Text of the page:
- Review Price: £124.97
Most of the curves of the previous models have gone and the jet-black casing is based around verticals and horizontals. As with the mono laser printers of which this machine is an extension, it has a feed tray that pulls down from its front surface, with no cover for loaded paper. Above this 150-sheet tray is a clip-on output support, which takes the printed pages, so the design ends up more functional than elegant.
A low-profile, Contact Image Sensor flatbed scanner sits on top of the printer section of the machine and has no Automatic Document Feeder, so the machine can only handle single-sheet scanning.
Equally basic is the control panel, which folds out to three different click-stops and relies on two, seven-segment LED displays, rather than any form of alphanumeric LCD. This display is difficult to read from an angle, because of a segmented mask positioned in front of the LEDs. It’s used to display number of copies, brightness and copy magnification level.
A single selection button toggles between these three modes and two arrow keys deal with numerical adjustments up and down. There’s a small button to start a copy and another to stop a current job and three more LEDs indicate data, errors and low toner. A power button is positioned lower down, on the body of the machine, and a single USB socket is the only data connection, at the back.
HP incorporates its Smart Install feature on this machine, which we’ve only seen on a few devices before. It means that, on a standard Windows installation, you don’t need to use the supplied driver CD, but can simply connect the all-in-one and switch it on. The connected PC then receives a download from the printer of the necessary drivers and control software, so it effectively installs itself.
This is a much simpler process than a CD installation, but doesn’t work for OS X or Linux, though there are drivers for both. The machine’s first task, once installed, is to print a handy quick-reference sheet for its controls.
The single-piece drum and toner cartridge slides well down into the heart of the machine, once you’ve lifted up the flatbed scanner and the top cover of the printer section of the device.
One of the reasons the printers and all-in-ones we test rarely meet the speed specifications their manufacturers give them is that those makers don’t include the warm up time required for laser fusers and scanning lamps in their speed calculations. Here, though, both components are said to be instant-on and this is reflected in the speeds we measured.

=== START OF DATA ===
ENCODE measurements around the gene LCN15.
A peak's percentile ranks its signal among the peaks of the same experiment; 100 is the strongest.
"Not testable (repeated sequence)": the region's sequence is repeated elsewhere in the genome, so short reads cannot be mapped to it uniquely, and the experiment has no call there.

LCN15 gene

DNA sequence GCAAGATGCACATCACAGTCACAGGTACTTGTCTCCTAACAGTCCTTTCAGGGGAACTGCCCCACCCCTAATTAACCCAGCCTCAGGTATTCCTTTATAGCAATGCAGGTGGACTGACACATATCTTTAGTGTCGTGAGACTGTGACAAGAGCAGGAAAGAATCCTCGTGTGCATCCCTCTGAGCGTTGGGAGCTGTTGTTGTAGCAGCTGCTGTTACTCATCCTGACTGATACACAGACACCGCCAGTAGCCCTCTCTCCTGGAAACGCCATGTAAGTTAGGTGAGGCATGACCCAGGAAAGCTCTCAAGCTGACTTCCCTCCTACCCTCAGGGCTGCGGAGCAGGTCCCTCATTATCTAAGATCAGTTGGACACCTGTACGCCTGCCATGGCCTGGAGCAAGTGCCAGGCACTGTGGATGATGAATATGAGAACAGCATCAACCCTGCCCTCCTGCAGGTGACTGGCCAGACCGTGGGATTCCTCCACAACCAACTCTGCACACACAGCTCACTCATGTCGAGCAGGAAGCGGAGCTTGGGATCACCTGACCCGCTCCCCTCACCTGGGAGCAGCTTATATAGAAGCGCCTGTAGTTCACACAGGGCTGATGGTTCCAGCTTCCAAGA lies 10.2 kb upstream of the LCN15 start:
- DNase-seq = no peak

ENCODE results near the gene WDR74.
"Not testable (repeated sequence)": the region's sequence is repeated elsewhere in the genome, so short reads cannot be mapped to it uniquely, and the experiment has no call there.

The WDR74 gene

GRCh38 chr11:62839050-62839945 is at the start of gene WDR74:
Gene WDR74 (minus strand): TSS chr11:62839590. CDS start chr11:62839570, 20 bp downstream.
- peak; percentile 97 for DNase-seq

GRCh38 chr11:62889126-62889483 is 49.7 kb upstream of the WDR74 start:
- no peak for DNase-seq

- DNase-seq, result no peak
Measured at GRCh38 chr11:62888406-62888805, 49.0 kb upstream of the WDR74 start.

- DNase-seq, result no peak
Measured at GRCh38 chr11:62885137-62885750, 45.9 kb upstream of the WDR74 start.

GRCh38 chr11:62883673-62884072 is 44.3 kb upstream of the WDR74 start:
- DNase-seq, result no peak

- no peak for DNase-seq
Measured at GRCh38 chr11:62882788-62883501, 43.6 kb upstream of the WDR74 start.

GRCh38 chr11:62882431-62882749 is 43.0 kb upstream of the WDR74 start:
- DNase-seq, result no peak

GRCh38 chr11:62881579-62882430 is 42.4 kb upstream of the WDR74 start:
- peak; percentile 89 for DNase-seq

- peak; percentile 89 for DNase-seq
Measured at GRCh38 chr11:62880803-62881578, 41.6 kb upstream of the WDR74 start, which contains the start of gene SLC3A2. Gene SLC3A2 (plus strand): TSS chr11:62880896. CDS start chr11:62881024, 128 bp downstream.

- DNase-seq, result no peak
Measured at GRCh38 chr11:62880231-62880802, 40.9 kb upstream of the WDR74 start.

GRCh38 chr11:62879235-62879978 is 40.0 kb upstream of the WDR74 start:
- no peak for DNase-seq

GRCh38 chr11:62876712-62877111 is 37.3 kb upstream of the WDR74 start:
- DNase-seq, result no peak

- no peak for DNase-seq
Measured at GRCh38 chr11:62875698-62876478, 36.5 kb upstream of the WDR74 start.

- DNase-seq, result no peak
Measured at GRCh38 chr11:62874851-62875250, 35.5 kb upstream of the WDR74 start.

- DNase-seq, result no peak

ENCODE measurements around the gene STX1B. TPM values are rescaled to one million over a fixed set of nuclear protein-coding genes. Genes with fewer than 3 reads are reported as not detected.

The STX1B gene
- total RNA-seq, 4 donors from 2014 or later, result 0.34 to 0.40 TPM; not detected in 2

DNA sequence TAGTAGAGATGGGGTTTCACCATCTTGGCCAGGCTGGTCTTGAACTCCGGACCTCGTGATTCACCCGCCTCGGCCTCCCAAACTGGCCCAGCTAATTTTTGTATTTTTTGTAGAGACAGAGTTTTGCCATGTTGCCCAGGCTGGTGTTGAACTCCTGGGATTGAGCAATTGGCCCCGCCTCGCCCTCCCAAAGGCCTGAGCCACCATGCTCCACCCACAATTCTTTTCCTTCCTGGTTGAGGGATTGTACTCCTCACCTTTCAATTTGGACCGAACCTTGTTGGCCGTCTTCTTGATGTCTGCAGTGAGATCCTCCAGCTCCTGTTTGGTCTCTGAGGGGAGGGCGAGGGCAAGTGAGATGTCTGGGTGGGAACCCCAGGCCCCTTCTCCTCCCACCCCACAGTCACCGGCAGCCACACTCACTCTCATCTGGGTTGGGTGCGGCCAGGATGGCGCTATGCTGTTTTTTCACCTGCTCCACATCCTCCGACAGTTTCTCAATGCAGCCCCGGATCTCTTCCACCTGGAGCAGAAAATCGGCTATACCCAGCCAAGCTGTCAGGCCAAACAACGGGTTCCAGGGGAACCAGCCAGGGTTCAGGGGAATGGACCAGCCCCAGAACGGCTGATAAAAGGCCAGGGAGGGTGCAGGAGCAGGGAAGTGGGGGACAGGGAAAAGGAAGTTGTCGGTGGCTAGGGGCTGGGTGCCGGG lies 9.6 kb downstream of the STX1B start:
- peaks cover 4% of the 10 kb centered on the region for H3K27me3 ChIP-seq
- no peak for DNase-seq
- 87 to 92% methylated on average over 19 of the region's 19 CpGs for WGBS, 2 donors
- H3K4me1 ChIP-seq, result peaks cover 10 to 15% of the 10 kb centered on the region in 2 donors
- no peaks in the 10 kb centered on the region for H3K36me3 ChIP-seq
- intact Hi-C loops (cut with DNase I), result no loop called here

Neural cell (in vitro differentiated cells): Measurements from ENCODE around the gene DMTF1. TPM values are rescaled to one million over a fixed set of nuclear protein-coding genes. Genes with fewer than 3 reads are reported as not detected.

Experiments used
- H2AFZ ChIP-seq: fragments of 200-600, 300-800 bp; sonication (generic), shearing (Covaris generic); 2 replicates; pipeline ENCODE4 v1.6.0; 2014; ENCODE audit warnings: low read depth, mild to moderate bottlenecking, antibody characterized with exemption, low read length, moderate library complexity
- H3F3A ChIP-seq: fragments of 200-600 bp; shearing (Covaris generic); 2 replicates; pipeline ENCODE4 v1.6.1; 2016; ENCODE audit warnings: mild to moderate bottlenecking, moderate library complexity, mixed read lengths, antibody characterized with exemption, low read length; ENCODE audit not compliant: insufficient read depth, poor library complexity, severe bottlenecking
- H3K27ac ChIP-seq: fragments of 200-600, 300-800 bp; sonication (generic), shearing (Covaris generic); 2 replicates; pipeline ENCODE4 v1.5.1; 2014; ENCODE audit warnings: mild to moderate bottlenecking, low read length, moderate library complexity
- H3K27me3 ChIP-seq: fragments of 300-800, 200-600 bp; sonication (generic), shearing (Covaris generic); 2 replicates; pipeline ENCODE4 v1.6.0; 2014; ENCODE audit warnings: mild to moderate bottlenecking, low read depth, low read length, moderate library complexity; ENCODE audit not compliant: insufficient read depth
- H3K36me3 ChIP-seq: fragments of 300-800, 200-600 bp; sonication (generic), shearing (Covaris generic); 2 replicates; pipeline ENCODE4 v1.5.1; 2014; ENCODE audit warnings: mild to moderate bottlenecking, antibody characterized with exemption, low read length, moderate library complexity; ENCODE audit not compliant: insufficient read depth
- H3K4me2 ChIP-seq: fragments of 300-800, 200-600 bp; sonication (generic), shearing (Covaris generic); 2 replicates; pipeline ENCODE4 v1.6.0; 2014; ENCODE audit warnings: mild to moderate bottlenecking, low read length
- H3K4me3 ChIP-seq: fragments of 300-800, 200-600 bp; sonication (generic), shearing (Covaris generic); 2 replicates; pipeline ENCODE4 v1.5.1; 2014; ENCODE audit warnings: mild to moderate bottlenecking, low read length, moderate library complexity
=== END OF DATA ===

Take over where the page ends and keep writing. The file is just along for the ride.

Although this is a modestly priced device, HP rates it at 18ppm and our five-page text document took 23 seconds, giving it a speed of 13.0ppm. On the longer, 20-page document, this rose to 15.8ppm, so we could see this machine reaching its rated speed on long print runs.
It does start to print within a few seconds of sending a job, too, something we rarely see on any all-in-one, especially a budget machine. A 15 x 10cm photo print on an A4 sheet took just 11s.
While the printer is close to instant-on, the scanner still takes a while to start each scan, with half of the 26 second copy time we measured taken up before the scan head started to move.
The prints the LaserJet 1132 produced are more than adequate for general SOHO (small office, home office) use and the default 600dpi resolution produces clean and well-formed text characters. Greyscale graphics are a bit on the blotchy side though, with black text hard to read on some of the darker greys. Our test photo print, at the enhanced 1,200dpi resolution, is better than many, with darker shades showing up well.
Copies of printed greyscales are pretty hopeless, though, with darker tones coming out virtually black, so overprinted text is unreadable. Even lighter greys are very blotchy, so you’d be best leaving photocopying for text-based documents.
The single-piece drum and toner cartridge is the only consumable in this machine and there’s a single version of it with a yield of 1,600 pages. It costs around £50, giving a calculated cost per page of 3.9p. Although this is quite high, it’s no worse than many of its competitors, most of whom are only a few tenths of pence cheaper than their inkjet siblings. Gone are the days when laser print undercut inkjet by a big margin.
HP’s LaserJet M1132MFP is a good, general-purpose, personal laser all-in-one and its easy installation and comparatively fast print get it off to a good start. The good quality text and graphics print is marred by poor photocopying of greyscale materials, but running costs are no worse than average and the design of the machine is only spoiled by the lack of a cover for the paper tray.
Score in detail
Print Speed 9
Print Quality 7
|Paper Size||Letter, Legal, Envelope No. 5 1/2, Envelope No. 11|
|Sheet Capacity||150 sheets|
|Scan Resolution (Dots per inch)||1200 dpi|